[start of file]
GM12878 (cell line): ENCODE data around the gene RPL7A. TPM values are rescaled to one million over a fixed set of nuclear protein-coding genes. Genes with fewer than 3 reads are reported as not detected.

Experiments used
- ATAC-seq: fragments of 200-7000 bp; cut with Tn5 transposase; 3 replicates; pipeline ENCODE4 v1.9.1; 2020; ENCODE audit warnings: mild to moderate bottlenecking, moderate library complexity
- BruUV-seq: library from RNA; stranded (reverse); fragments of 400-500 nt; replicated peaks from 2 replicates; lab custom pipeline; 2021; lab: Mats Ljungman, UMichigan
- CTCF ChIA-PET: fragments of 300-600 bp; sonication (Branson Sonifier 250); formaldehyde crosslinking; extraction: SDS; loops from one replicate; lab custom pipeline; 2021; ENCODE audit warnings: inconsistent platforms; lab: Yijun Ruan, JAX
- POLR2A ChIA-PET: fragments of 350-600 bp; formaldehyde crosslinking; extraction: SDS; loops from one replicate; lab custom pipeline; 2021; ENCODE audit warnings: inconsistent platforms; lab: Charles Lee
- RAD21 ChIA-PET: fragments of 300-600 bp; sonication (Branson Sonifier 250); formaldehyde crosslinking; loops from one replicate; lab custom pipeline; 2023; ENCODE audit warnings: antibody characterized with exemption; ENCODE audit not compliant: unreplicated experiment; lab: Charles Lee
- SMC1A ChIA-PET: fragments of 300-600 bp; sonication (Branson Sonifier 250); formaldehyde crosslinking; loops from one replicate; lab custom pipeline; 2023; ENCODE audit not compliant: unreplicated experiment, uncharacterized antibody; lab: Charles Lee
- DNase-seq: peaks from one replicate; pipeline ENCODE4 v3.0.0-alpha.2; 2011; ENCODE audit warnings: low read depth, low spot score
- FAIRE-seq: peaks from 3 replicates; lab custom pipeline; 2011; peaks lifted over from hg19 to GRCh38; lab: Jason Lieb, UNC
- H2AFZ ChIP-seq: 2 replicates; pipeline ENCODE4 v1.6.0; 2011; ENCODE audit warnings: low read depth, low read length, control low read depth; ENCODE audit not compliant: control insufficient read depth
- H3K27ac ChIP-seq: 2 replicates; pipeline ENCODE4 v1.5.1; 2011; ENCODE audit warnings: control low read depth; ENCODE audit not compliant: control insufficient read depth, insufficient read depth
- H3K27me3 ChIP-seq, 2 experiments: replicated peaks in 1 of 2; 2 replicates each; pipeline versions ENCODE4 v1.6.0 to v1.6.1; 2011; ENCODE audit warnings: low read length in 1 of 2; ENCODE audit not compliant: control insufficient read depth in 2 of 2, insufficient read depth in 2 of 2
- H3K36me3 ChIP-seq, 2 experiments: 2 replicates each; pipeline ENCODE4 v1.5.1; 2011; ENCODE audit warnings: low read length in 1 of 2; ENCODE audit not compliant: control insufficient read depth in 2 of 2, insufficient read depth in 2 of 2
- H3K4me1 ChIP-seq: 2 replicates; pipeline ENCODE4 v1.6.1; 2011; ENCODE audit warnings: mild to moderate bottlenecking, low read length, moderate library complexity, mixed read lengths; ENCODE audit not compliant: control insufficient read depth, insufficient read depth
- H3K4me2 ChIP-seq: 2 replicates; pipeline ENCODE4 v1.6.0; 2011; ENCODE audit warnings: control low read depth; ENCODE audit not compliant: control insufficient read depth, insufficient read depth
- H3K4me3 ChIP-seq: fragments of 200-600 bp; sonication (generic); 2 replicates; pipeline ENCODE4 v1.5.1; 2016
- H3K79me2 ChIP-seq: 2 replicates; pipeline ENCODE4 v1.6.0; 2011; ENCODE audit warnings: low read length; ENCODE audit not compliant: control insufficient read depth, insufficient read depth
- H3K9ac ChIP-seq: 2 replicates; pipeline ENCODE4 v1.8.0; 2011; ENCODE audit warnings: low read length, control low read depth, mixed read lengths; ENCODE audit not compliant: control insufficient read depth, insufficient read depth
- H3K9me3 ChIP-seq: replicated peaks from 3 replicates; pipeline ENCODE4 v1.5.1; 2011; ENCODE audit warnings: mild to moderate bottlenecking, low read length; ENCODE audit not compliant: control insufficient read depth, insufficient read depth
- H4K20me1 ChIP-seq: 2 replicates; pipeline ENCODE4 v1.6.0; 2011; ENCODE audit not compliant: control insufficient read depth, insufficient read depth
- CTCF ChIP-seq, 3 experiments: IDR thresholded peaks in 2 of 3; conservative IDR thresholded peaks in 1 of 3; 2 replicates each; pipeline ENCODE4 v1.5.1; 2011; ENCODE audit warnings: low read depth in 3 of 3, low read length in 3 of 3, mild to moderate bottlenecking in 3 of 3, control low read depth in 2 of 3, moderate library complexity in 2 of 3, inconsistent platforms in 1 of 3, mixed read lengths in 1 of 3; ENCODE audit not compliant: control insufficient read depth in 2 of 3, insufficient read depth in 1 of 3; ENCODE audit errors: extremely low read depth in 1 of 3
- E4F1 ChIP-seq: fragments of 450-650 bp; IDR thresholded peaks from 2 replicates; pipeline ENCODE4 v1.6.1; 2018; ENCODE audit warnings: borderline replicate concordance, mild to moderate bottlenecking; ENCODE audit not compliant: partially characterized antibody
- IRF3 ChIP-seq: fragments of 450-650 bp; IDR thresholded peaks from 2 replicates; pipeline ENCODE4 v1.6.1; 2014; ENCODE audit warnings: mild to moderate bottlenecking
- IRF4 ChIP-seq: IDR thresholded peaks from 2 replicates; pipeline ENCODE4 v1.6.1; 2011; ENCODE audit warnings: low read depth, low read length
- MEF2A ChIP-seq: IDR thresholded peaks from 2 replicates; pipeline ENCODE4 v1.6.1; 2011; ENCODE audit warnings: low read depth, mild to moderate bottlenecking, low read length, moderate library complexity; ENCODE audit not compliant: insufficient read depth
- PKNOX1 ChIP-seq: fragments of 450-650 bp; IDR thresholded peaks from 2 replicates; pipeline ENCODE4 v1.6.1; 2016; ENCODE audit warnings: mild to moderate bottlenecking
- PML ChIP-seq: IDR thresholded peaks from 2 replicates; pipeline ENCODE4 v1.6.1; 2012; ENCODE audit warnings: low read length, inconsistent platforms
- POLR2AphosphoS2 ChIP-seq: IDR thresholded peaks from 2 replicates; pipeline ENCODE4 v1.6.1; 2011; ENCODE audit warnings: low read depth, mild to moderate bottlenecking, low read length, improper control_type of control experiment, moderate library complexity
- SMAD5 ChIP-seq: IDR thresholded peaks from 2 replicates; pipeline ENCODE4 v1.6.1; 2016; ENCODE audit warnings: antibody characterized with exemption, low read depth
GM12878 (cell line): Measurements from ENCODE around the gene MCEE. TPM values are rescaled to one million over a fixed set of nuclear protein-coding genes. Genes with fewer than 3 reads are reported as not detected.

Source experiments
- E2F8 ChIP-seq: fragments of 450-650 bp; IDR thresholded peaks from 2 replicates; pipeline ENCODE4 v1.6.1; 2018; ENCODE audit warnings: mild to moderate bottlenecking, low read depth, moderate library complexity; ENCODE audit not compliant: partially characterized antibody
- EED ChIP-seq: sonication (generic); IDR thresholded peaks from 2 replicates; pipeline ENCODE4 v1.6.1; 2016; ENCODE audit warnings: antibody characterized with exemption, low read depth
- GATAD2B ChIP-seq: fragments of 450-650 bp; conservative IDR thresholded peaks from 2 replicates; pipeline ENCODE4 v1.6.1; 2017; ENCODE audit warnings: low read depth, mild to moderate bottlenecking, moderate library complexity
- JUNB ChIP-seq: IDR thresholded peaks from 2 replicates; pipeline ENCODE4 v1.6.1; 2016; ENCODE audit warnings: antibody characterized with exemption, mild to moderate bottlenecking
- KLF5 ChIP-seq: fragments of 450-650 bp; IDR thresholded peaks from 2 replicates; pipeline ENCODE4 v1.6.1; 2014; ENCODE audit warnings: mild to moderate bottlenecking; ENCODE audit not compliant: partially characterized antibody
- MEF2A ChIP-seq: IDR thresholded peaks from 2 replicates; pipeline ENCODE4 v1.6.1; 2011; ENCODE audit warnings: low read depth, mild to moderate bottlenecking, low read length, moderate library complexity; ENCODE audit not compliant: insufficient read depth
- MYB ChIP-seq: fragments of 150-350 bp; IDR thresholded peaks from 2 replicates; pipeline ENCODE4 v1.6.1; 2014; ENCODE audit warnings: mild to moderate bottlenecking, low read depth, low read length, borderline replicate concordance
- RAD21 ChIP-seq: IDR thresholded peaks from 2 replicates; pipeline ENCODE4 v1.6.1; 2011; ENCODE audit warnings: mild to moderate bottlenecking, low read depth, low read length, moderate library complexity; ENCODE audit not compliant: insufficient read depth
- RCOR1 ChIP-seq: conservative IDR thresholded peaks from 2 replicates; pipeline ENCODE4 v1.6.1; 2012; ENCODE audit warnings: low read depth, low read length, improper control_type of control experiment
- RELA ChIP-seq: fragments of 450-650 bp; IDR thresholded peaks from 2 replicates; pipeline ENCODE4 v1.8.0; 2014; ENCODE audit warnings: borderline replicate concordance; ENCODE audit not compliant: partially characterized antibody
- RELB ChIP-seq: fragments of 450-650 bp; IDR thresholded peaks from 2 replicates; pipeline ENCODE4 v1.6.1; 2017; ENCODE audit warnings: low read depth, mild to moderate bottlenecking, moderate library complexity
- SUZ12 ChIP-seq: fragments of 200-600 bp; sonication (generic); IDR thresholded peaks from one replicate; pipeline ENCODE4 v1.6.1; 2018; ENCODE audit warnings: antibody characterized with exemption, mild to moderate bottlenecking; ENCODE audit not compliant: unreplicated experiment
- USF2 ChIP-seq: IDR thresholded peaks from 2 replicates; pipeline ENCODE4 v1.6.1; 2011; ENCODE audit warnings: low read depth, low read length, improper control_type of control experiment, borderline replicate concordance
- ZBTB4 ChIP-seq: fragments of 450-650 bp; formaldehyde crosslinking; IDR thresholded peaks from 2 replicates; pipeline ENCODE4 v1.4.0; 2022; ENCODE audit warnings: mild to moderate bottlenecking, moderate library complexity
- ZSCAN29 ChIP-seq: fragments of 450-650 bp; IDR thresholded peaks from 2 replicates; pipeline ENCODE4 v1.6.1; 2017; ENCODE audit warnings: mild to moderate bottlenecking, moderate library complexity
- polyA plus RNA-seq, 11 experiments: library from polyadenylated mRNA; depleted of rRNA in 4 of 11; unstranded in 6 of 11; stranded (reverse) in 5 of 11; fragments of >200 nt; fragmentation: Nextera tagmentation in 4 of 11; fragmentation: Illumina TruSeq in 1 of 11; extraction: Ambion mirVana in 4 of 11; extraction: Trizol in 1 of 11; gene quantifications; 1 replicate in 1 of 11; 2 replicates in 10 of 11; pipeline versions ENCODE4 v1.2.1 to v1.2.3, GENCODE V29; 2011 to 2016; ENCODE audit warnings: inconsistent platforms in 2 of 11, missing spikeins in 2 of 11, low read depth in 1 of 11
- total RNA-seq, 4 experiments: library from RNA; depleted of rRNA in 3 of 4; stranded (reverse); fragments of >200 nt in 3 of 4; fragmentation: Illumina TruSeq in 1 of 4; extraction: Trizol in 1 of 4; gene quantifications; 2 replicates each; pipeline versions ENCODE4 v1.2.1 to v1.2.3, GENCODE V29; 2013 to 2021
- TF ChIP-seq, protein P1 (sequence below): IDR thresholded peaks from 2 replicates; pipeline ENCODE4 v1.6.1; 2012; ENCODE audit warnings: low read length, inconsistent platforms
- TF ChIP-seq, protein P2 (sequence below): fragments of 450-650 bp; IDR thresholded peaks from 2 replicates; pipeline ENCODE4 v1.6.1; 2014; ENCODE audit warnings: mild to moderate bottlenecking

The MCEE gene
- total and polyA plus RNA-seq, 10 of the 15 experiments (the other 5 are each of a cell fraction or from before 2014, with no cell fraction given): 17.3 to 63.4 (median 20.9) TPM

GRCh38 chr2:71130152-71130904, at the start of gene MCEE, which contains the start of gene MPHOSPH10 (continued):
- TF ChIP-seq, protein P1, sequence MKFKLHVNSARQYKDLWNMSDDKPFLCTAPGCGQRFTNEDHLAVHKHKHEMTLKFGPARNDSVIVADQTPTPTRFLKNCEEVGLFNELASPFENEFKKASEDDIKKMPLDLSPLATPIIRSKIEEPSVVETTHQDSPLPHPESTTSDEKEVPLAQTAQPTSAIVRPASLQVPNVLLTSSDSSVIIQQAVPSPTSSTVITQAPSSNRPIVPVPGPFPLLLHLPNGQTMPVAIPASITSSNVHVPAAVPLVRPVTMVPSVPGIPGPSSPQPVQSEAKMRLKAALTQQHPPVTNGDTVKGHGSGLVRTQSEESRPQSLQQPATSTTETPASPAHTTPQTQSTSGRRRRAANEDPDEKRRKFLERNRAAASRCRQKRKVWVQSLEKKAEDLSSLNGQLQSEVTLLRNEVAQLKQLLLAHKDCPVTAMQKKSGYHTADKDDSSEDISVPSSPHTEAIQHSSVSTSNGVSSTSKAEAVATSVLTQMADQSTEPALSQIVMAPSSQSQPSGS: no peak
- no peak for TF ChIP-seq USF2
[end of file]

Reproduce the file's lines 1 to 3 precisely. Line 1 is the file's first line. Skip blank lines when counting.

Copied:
GM12878 (cell line): ENCODE data around the gene RPL7A. TPM values are rescaled to one million over a fixed set of nuclear protein-coding genes. Genes with fewer than 3 reads are reported as not detected.

Experiments used
- ATAC-seq: fragments of 200-7000 bp; cut with Tn5 transposase; 3 replicates; pipeline ENCODE4 v1.9.1; 2020; ENCODE audit warnings: mild to moderate bottlenecking, moderate library complexity